By Bryan Alexander
Updated October 11, 2006 03:40 PM
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Dr. Phil, move over – there’s a new advice guru in town. Though in his heyday Mr. T warned folks to “quit their jibba jabba,” these days he’s encouraging talking and even a hug or two as the host of TV Land’s I Pity the Fool (premiering tonight at 10 p.m. ET). The 52-year-old mohawked tough guy – who was diagnosed with T-cell lymphoma in 1995 and is now in remission – is traveling across the U.S. to dispense common sense to people in need. PEOPLE caught up with Mr. T (real name: Laurence Tureaud) between house calls to chat about watching who you call “dude” and why he’s put his gold chains away for good.

You give advice to people on I Pity the Fool. What kind of training do you have?
I have training from the streets. I don’t give advice. Dr. Phil gives advice. I just help people. I’m like a basketball player, giving assists to people. I assist, inspire and motivate people.

You base your advice on common sense?
And my T-ism. We did an episode with a lady with an 18-year-old son. He called his mother “dude.” I told him, “I’m an old-fashioned mama’s boy. I want you to look in the dictionary under the word ‘dude.’ You won’t find your mother. So you respect your mother.”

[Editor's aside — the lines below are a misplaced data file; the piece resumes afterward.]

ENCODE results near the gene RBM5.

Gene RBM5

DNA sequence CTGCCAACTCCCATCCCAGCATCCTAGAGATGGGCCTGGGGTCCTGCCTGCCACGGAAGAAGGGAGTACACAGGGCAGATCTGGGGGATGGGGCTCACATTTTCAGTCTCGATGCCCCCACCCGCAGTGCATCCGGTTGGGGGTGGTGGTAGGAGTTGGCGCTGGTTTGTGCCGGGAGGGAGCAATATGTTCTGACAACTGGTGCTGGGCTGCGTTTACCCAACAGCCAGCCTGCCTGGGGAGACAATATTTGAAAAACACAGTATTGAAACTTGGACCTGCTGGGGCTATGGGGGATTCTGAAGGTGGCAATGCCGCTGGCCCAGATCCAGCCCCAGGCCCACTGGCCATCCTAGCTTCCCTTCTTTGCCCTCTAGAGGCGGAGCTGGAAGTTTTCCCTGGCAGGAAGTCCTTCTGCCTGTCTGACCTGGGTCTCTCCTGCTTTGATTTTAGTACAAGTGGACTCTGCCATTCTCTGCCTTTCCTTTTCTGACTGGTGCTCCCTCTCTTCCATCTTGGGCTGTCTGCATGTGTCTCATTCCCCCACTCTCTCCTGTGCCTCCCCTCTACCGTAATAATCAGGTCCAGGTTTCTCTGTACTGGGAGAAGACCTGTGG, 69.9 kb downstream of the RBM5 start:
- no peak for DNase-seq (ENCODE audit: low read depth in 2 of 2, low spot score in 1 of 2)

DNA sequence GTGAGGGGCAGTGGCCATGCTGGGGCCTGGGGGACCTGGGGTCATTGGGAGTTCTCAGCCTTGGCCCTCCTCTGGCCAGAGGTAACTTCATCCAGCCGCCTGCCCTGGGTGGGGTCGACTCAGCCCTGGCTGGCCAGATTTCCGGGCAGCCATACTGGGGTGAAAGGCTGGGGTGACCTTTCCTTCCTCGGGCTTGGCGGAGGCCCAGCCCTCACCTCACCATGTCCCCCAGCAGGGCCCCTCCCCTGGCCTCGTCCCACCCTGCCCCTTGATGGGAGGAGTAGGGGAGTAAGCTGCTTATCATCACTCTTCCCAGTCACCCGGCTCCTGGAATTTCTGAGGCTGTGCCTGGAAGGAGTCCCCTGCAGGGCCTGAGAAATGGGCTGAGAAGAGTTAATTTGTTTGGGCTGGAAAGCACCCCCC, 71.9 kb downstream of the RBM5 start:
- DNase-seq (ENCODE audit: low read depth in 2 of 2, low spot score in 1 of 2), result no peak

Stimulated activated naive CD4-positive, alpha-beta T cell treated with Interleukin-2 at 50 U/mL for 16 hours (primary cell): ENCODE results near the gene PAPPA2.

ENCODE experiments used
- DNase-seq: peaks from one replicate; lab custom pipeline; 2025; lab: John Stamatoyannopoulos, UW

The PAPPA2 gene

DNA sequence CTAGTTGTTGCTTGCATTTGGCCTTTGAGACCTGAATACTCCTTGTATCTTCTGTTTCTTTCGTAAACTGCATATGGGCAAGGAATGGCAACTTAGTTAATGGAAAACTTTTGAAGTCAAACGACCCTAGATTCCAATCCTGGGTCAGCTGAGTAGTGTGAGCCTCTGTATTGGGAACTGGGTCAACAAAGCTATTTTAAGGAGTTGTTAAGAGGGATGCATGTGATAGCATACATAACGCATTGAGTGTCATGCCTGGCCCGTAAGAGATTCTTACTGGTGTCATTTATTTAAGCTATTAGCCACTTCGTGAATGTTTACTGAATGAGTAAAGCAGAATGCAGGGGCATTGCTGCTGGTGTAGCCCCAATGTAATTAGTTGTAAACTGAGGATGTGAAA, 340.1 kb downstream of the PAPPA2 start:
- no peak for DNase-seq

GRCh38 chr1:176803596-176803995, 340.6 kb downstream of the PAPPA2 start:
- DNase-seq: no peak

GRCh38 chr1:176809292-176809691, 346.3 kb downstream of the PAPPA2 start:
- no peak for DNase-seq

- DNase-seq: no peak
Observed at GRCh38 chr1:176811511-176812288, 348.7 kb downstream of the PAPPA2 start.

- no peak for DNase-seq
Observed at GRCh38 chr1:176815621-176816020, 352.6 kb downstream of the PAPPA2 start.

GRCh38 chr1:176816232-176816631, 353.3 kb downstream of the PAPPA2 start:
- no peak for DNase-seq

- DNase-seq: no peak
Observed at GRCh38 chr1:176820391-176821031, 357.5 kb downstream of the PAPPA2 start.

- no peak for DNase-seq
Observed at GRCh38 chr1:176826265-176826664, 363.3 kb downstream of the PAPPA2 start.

Will there be hugging on the show?
A lot of hugging, man. A lot of it. I never did it on The A-Team. I hugged offscreen on The A-Team. I’m not a camera hugger. When I went to the White House with Nancy Reagan there was a hug.

Who assists Mr. T in real life?
My mother. There is no other.

You no longer wear your gold chains. Why?
I took them off because of Hurricane Katrina. I was watching it all on TV. I watched as they said “Pray for us.” I saw the people on rooftops, with signs saying “Help me.” I took it off for for the black and white people down there. I’m a Christian and a sensitive guy. I was disturbed. I was wearing the gold in the ’80s. There was no catastrophe, no big storm, no one hurting like this. People are hurting now. I can never wear my gold again. But now I have a heart of gold, but no gold around my neck.

What did you do with the gold?
It’s a secret. It’s under my bed – I’m joking. I gave it to my family.

How is your health these days?
My health is good. I just got my blood count. The doctor checked my lymph nodes since I had T-cell lymphoma, CD3. It’s the CD3 part that scares you. It wasn’t regular T-cell. That’s something extra. I’ve been through the chemotherapy, I’ve been through the radiation. Me going through all of that gives me the opportunity to speak with authority. I am no longer just some guy speaking off at the mouth about something. Everything I speak to, I’ve been through.

That’s the lesson you learned through cancer?
I thought I was tough, but going through cancer, that was tough. Cancer patients are really tough – they don’t quit. That’s why I wear it like a badge of honor. I’m proud to be a cancer survivor.

Did you lose the mohawk completely in treatment?
That’s the only time I went without it. It’s back now.

On a lighter note, we have to know – could you take Sylvester Stallone in a fight?
My mother always said, “Don’t bite off the hand that feeds you.” Rocky is the ultimate hero. I was honored to be in the movie. I was honored to lose to him. I always give him his props.

So, you could take him?
No, I couldn’t take him. That’s my humility. I cannot take Rocky.